Mrs. Burnell produced Mrs. Anne Dennett’s Will at the Ditchling manor Court in 1847 as evidence of her right. It was dated 1823 and proved in 1847. The clause concerning this farm runs as follows:- “All my farm and lands freehold and copyhold in the occupation of Thomas Picknell called Sarceland in Ardingly I bequeath to my daughter Barbara Louisa Burnell widow of the late Martin Burnell“.
Saucelands contains one of the most interesting field names in Ardingly, that of Queen’s Earth, an arable field lying to the N.E. of the house of Great Saucelands. It is impossible to be certain as to the cause of the name. The fact that the Manor of Ditchling, to which Saucelands belongs, was part of the dower of Anne of Cleves when Henry VIII disposed of her, has been the foundation of many pleasing errors in this district. The three manor houses of West Hoathly, Ditchling and Southover which bear her name were no doubt the places where her Manor Courts were held. But the uninitiated have dropped the word “Manor” and think of these houses as the places where Anne lived and held her Court!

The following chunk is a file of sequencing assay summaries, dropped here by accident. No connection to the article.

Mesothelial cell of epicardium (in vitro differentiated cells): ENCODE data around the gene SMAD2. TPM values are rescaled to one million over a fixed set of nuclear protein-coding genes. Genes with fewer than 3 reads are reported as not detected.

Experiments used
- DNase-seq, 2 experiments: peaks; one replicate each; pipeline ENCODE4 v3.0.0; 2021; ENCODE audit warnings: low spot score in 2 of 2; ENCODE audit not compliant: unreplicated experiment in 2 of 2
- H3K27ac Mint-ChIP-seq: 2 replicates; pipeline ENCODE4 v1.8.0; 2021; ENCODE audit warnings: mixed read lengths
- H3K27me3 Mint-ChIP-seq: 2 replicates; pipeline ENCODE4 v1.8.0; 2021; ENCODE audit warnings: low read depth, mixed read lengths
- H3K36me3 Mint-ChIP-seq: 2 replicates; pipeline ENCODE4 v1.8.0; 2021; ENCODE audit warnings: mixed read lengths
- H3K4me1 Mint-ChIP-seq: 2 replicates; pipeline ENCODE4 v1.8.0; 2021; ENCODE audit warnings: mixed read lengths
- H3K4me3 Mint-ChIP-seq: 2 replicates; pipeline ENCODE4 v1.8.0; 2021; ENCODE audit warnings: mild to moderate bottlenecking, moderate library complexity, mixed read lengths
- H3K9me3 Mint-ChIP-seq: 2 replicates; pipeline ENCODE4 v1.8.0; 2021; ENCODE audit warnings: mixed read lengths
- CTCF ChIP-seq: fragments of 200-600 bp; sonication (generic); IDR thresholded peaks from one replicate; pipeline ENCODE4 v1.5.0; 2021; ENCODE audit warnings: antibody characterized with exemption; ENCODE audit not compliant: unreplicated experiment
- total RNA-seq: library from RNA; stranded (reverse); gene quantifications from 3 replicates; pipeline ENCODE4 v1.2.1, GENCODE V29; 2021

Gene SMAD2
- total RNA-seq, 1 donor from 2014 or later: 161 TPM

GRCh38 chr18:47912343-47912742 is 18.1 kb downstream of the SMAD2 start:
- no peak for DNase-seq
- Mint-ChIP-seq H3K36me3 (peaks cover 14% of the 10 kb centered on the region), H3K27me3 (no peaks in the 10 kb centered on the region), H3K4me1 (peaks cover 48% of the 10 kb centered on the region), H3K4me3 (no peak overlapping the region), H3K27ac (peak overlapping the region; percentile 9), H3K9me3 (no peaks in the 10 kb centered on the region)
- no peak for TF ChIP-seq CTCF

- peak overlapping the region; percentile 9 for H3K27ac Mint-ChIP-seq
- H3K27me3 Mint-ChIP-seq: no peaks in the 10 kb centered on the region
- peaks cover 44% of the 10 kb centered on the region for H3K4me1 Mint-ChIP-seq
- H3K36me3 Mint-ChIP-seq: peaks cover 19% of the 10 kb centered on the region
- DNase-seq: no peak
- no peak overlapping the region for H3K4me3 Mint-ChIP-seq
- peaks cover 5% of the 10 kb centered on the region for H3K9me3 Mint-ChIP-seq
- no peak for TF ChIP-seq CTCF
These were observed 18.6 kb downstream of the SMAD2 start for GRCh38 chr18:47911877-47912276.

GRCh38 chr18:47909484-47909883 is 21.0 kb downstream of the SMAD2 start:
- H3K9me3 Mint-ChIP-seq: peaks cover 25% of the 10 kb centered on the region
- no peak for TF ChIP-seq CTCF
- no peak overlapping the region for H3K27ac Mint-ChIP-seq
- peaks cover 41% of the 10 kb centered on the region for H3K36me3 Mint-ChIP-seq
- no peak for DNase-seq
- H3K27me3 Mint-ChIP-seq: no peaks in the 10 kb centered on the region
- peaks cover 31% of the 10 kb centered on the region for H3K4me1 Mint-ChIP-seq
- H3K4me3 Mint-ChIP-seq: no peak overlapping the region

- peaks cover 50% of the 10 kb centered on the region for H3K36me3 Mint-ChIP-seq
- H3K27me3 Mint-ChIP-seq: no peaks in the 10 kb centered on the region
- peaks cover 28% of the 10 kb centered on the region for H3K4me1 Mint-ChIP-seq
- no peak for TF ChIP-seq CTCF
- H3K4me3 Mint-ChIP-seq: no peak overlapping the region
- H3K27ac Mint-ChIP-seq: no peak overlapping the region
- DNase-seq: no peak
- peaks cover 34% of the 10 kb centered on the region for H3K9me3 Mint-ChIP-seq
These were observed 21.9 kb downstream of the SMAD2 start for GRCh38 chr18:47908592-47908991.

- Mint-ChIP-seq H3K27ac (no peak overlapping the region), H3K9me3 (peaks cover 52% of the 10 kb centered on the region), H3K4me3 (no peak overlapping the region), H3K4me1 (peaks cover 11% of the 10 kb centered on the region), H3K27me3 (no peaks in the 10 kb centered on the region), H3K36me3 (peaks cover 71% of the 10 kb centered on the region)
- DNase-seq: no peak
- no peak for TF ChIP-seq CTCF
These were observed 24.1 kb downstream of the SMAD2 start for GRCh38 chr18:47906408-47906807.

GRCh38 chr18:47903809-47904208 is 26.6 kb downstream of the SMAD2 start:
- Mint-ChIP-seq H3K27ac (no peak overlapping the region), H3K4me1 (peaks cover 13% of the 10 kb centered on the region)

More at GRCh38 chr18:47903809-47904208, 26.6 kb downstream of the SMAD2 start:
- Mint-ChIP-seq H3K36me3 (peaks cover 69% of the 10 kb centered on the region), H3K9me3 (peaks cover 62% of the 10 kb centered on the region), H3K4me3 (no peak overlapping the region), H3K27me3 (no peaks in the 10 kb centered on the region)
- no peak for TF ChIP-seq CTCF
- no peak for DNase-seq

There is not a tittle of evidence to show that Anne ever lived in any of them. Of course we should like to think that even an ex-queen took a personal interest in a field in Ardingly and allowed it to be called after her in commemoration of a visit! But that is fancy and not fact. The chances may be in favour of Queen’s Earth getting its name from being the best field of the farm and if the readers of this paper like to add that the name from the time when Elizabeth was Queen there is nothing to stop them.
Another field name on the same farm is also difficult to account for – Street Field, which lies to the west of the road leading to the Station, immediately below the entrance to the College. The road has never been a made up road till recent years, so that source of the name Street is wiped out. Neither was the field part of the Manor of Street, which had other possessions in Ardingly. Therefore we can but record the name and leave it.